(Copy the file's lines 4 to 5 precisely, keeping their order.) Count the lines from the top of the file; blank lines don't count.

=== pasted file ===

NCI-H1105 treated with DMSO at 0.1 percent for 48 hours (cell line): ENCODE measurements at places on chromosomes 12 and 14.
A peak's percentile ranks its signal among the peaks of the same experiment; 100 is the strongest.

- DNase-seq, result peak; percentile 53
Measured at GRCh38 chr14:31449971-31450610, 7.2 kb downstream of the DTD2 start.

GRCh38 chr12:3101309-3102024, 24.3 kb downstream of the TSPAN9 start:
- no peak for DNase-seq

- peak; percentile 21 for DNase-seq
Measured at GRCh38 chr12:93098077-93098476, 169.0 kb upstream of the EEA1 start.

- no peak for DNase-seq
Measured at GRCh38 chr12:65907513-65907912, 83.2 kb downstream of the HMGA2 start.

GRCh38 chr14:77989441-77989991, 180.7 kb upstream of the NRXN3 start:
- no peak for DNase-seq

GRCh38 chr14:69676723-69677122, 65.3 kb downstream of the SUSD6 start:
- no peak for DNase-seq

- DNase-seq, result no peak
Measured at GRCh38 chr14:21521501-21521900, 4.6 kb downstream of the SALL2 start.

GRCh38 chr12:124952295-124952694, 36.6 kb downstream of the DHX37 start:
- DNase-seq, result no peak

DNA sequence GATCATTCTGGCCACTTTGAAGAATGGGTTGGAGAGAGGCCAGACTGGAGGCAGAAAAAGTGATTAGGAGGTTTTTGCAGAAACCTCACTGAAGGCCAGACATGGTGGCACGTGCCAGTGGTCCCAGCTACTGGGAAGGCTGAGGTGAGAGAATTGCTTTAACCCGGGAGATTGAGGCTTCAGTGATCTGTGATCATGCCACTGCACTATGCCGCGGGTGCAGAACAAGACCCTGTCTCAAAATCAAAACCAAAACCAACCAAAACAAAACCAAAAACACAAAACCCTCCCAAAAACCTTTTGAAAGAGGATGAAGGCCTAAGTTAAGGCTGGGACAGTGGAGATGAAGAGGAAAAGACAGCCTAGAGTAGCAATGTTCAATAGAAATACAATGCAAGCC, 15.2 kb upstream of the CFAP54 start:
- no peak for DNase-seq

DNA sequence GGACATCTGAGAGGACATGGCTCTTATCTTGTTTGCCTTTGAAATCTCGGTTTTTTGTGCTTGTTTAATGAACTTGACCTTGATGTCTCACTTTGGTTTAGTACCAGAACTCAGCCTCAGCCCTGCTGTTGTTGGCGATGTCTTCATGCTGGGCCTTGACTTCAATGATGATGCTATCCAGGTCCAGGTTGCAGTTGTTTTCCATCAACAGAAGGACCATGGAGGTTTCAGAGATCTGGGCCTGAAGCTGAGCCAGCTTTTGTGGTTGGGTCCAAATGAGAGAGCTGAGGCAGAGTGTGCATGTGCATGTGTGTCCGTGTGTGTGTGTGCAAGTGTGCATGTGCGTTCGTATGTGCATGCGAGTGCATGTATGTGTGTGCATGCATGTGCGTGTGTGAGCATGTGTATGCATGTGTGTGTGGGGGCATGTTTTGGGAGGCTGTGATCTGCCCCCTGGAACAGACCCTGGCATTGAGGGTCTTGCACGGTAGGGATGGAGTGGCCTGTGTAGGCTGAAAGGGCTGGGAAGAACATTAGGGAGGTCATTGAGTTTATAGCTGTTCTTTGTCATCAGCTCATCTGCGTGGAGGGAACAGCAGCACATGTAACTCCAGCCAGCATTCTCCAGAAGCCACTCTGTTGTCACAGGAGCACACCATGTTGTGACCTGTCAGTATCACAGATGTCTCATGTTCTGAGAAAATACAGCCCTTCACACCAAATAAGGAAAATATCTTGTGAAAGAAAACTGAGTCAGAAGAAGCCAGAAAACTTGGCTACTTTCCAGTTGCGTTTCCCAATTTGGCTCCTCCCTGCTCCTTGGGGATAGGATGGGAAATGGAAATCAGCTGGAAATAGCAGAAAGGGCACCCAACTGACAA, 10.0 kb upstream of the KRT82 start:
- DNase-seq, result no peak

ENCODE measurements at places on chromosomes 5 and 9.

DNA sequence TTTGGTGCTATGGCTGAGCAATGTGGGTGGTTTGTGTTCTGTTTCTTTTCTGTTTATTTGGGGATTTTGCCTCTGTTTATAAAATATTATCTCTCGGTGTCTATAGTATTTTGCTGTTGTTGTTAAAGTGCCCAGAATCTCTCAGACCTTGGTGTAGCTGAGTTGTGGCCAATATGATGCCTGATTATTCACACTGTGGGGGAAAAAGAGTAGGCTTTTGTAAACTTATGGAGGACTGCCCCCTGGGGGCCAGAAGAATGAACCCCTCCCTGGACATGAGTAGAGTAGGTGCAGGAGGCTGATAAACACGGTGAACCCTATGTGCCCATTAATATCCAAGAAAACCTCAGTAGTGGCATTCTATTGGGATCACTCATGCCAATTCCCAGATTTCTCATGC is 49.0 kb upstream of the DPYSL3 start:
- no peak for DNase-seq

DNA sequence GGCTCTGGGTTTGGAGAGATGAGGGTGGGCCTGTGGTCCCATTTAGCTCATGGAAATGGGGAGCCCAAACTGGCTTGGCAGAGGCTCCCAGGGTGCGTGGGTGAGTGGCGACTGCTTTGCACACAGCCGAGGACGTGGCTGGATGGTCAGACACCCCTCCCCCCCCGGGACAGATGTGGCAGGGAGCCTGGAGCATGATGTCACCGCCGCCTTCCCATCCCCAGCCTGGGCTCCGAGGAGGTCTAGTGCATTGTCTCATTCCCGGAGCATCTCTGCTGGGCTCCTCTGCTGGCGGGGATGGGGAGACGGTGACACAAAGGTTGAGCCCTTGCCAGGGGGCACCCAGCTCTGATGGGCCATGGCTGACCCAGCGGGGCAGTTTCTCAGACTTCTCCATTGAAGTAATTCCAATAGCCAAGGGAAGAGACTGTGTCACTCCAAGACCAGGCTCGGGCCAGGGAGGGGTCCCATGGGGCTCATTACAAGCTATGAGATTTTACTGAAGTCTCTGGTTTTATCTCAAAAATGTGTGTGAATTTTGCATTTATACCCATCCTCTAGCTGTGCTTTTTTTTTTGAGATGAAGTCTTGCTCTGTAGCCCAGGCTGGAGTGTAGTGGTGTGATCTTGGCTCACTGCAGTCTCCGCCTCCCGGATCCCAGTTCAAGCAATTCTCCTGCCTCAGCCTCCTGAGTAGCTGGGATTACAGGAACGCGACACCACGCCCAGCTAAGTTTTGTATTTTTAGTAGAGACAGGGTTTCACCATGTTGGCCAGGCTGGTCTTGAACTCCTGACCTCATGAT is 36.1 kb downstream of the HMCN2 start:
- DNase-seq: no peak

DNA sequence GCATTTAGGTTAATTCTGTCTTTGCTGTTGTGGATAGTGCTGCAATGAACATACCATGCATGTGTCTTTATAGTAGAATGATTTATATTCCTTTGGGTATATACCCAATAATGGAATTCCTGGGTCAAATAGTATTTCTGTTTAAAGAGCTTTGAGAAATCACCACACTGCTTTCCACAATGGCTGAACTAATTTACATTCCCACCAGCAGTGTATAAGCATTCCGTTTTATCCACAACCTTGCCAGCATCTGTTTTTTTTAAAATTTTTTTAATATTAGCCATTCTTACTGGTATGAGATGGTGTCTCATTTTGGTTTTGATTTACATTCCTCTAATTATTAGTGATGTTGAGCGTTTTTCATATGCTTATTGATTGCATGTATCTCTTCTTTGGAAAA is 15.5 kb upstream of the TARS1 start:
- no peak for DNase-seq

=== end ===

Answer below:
Measured at GRCh38 chr14:31449971-31450610, 7.2 kb downstream of the DTD2 start.

GRCh38 chr12:3101309-3102024, 24.3 kb downstream of the TSPAN9 start: